General procedure for the synthesis of 3-[(3-substituted-4,5,6,7- tetrahydrobenzo[b] thiophen-2-yl)diazenyl]naphthalene-1,4-diones 8a-e: A well stirred solution of 2-aminothiophens 6a-c (0.005 mole) in concentrated HCl (3.6 mL) and H2O (1 mL) was cooled in an ice-bath and diazotized with the solution of NaNO2 (0.345 g, 0.005 mole) in H2O (2 mL). The cold diazonium solution was added slowly to a well stirred solution of 2-hydroxynaphthalene-1,4-dione (0.87 g, 0.005 mole) or 2-methoxynaphthalene-1,4-dione (0.94 g, 0.005 mole) in pyridine (20 mL). The reaction mixture was stirred for further 2 h. The crude product was filtered off, dried well and crystallized from the appropriate solvent to give compounds 8a-e.

(E)-Ethyl 2-((3-hydroxy-1,4-dioxo-1,4-dihydronaphthalen-2-yl) diazenyl)-4,5,6,7-tetrahydro-benzo[b]thiophene-3-carboxylate (8a): Yield (0.83 g, 96%); crystallization from ethanol; brown powder; m.p. 214°C. IR(KBr): ν/cm-1= 3434(br,OH), 2933(C-H aliphatic), 1673 (br., 3CO), 1498 (N=N); 1H-NMR (200 MHz, CDCl3) δ (ppm): 1.45 (t, 3H, CH3, J = 6.9 Hz), 1.78-1.82 (m, 4H, C5-2H, C6-2H), 2.73-2.85 (m, 4H, C4-2H, C7-2H), 4.52 (q, 2H, CH2, J = 6.9 Hz), 7.79-8.40 (m, 4H, Ar-H), 13.52 (br, 1H, OH); 13C-NMR(100 MHz, DMSO-d6) δ (ppm): 183.2, 181.1, 165.3, 155.8, 145.7, 135.0, 133.0, 132.6, 130.4, 129.3, 128.4, 126.9, 126.4, 120.4, 88.9, 59.8, 25.8, 24.1, 22. 3, 22.1, 13.8. MS (EI, 70 ev) m/z (%) = 408 (M+-2, 0.4), 335 (3.1), 282 (1.9), 225 (9.7), 224 (62.5), 220 (31.3), 188 (59.2), 178 (100.0). Anal. Calcd. for C21H18N2O5S (410.09): C, 61.45; H, 4.42; N, 6.83%. Found: C, 61.48; H, 4.37; N, 6.88%.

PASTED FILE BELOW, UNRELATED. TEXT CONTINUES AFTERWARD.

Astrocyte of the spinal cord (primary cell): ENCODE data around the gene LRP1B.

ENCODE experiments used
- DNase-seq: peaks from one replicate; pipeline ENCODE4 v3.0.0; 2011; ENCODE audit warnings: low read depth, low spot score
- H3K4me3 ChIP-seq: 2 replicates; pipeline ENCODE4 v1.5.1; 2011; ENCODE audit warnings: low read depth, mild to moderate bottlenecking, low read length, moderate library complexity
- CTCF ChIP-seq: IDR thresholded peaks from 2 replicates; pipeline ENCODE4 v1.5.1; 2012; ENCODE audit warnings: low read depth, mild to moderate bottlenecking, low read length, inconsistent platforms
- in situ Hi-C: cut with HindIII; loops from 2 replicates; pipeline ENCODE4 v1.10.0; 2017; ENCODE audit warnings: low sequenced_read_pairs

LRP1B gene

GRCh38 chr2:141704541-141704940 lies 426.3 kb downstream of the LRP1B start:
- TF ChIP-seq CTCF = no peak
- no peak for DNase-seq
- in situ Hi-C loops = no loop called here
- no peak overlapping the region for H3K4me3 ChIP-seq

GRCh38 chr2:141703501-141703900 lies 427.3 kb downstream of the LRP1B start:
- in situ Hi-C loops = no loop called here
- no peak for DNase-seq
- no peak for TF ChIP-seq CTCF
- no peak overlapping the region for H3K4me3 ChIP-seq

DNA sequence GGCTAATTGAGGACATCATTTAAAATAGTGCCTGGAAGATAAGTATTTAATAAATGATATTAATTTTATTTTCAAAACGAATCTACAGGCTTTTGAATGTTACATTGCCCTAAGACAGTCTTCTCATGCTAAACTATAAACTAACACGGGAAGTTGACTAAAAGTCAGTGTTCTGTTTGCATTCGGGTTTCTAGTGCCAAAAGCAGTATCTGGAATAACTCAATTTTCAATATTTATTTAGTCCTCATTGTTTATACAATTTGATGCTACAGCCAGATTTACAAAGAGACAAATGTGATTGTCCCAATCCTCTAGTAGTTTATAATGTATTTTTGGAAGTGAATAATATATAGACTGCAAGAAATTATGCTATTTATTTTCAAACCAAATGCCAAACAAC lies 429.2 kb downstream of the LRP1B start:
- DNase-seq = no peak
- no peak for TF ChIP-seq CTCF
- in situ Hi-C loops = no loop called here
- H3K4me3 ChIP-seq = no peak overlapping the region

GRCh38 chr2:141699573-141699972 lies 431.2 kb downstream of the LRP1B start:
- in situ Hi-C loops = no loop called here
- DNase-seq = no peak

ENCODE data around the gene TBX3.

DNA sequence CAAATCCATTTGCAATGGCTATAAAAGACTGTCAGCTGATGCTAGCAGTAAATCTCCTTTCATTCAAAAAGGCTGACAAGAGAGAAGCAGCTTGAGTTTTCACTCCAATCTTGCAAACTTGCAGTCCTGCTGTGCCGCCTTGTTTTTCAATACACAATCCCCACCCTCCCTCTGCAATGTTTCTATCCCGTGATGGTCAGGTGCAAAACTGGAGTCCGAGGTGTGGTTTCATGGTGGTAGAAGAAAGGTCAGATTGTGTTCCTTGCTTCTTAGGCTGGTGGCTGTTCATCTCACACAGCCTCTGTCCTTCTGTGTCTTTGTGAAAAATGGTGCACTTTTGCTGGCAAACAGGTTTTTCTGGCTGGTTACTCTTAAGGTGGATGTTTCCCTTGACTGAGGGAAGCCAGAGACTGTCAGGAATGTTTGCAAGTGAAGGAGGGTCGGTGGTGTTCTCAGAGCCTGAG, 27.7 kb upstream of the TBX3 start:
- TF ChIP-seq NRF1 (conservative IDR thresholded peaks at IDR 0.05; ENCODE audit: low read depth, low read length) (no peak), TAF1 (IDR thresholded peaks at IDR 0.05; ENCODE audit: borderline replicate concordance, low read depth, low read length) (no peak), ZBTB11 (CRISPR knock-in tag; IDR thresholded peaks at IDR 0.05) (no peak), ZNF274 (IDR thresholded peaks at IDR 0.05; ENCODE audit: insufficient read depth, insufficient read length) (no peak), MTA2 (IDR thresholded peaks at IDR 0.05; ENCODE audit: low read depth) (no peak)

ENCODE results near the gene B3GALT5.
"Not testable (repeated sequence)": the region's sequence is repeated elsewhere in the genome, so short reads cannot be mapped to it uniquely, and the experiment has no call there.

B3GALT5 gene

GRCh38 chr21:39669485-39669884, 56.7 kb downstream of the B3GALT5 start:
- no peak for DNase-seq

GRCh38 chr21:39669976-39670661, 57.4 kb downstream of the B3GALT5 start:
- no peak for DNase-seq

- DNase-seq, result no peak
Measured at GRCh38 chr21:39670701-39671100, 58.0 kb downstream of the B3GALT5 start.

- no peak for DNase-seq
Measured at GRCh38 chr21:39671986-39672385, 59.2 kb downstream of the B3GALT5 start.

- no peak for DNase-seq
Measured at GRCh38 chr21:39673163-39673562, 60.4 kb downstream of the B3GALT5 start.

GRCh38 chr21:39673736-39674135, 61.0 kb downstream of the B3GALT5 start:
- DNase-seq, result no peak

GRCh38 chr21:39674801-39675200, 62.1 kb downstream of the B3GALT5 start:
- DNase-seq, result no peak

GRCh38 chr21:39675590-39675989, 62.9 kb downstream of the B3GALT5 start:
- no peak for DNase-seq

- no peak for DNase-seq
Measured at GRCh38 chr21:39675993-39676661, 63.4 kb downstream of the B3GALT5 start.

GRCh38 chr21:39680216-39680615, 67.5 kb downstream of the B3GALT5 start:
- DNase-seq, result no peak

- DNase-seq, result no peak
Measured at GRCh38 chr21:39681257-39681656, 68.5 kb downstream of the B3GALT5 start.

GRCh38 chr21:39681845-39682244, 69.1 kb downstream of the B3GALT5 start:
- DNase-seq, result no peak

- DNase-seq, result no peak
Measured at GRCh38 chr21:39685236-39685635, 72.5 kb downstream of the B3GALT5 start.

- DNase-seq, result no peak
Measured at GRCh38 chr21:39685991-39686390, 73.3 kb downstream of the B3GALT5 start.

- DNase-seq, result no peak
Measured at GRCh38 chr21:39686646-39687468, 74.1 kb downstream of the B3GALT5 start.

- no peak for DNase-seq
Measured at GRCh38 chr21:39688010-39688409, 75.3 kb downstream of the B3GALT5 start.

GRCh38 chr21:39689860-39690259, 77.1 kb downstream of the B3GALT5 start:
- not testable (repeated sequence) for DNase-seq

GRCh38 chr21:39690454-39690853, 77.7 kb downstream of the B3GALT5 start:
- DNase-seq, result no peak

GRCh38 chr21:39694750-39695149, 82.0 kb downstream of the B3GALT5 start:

(E)-2-((3-Hydroxy-1,4-dioxo-1,4-dihydronaphthalen-2-yl) diazenyl)-4,5,6,7-tetra-hydrobenzo[b]thiophene-3-carboxamide (8b): Yield (0.35 g, 40%); crystallization from ethanol; brown powder; m.p 285°C. IR(KBr): ν/cm-1= 3446 (br., OH), 3334 (NH2), 2926 (C-H, aliphatic), 1673, 1639 (3CO), 1486 (N=N); 1H-NMR (200 MHz, DMSO-d6) δ (ppm): 1.77-1.90 (m, 4H, C5-2H, C6-2H), 2.35-2.51 (m, 4H, C4-2H, C7-2H), 3.41 (br., 2H, NH2), 7.87-8.08 (m, 4H, Ar-H), 13.49 (br., 1H, OH). MS (EI, 70 ev) m/z (%) = 386 (M++5, 1.0), 359 (12.6), 345 (100.0). Anal. Calcd. for C19H15N3O4S (381.08): C, 59.83; H, 3.96; N, 11.02%. Found: C, 59.79; H, 3.93; N, 11.06%.